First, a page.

I’ve gone all American on you with the title of this post, Polish Pickles. One lesson I learned from my Polish friends was that pickles are made with vinegar. The preferred method of creating sour little cucumbers in Poland is to preserve them in brine, so these are more correctly referred to a preserved cucumbers rather than pickled cucumbers. If this differs from your family’s English definition of Ogórki Kiszone, I’ll have to refer you to my group of experts in Poznan. I’m just repeating what I’ve been told.
Ogórki Kiszone are much loved, and I was fortunate to be given jars of brine-preserved cukes twice. The first jar came from my friend Elzbieta, her mother makes them every year. The second came from a young man, an engineering student at our Poznan’s Politechnika University, and a waiter at our local TGI Fridays.
We would chat at Fridays and occasionally run into each other at a party in our neighborhood. At some point, we got on the subject of Ogórki Kiszone, and the next time I saw him, he brought me a jar of his mother’s preserved cucumbers. Apparently, he had multiple jars stashed in his dorm room. I returned the favor at our next meeting with samples of a few things I’ve been whipping up in the kitchen, almond cookies, and his favorite Bailey’s pinwheels.
One of the things I loved about Polish supermarkets (even little markets) was the pack of veggies they’d put together for soup making and in the summer, for your Ogórki Kiszone. I bought one of these when I tried my hand at this Polish staple in Poznan.
It included multiple cloves of garlic, a flowering stem of dill, a piece of horseradish root, and leaves. My research tells me that any of the following leaves can be used: cherry, black currant, raspberry, oak, grape, horseradish, mustard. The leaves contain tannin and are supposed to help the cucumbers stay crisp during the fermentation process. That’s what’s happening to produce the sour taste, lacto-fermentation.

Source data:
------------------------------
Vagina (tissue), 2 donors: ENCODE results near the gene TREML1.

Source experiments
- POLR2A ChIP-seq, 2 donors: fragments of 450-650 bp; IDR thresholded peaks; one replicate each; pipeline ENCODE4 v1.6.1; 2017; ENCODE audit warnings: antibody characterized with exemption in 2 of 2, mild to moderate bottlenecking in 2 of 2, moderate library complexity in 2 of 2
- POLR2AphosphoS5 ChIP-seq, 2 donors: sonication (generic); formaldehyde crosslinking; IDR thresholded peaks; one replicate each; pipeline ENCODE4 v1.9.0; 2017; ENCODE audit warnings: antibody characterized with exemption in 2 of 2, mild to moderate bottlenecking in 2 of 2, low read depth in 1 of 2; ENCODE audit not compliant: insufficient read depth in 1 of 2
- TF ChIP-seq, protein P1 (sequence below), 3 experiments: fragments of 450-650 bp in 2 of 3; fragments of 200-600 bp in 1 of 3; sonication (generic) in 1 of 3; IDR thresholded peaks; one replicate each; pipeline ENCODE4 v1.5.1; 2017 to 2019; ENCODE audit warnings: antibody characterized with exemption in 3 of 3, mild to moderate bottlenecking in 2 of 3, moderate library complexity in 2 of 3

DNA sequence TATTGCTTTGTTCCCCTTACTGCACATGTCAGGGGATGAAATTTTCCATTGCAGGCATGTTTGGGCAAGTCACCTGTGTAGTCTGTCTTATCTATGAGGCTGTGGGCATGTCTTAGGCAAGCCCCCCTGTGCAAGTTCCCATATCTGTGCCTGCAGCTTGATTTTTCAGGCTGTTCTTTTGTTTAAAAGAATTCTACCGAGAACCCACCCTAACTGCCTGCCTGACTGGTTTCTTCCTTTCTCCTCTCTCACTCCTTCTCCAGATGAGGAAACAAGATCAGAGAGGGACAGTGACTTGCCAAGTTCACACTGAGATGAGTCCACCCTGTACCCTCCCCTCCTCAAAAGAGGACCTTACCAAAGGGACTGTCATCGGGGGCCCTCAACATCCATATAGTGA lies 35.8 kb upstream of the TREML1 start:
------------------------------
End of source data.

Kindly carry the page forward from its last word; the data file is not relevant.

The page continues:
Laco-fermentation doesn’t involve dairy. Lacto refers to lactic acid. All fruits and vegetables have beneficial bacteria such as Lactobacillus on the surface. In an oxygen-free environment, these bacteria convert sugars into lactic acid, which inhibits harmful bacteria and acts as a preservative. (This is why you want your cucumbers completely submerged, so they’re in an oxygen-free environment.) It’s also what gives fermented foods such as sauerkraut, kombucha, or sourdough bread their characteristic sour flavor.
Below you’ll find the basic process for making one quart of Ogórki Kiszone. Other than the cucumbers and salt, you should feel free to adjust, add to (maybe a bit of chili pepper), or omit on the ingredient list and multiply based on the number of quart jars you’d like to make.
PS – Once you’ve preserved your cukes, you’ll want to try making this soup!Print
Cucumbers, naturally fermented in a flavorful brine
- wide mouth 1 quart jar
- 8 to 10 pickling cucumbers (4–6 inches long), washed and dried
- 2 tablespoons pickling salt or sea salt
- 1 quart water
- 2 teaspoons mustard seeds
- 2 cloves peeled garlic
- 1 stem dill, preferably flowering
- fresh horseradish root, about 1 inch long
- bay leaf
- Cherry, grape, blackcurrant, or oak leaf
- Tightly pack the cucumbers into the sterile jar, you want to squeeze them in, so they’ll stay submerged and not float to the top of the liquid
- Add the salt to the water and bring to a boil, cool
- Add the mustard seeds, garlic, dill (fold to fit), horseradish, bay leaf, and other leaf if you have one
- Fill the jar with the salt water to within 1/4 from the top, all of your ingredients should be covered
- Loosely cap the jar with a sterile lid, the lid must be loose to allow the gases produced during fermentation to escape, some brine may seep out, so store where this won’t be a problem
- As it ferments, the brine will become cloudy
- Depending on your taste, the cucumbers will be ready to eat in 1 to 3 weeks
- Fermentation will end after 5-6 weeks, if you have any left at this point, the lids should be tightened to prevent spoilage
An accountant by trade and a food blogger since 2009, Lois Britton fell in love with Polish cuisine during the years she lived in Poznań, Poland. As the creator of PolishHousewife.com, she connects readers with traditional Polish recipes. Lois has a graduate certificate in Food Writing and Photography from the USF. She is the author of The Polish Housewife Cookbook, available on Amazon and on her website.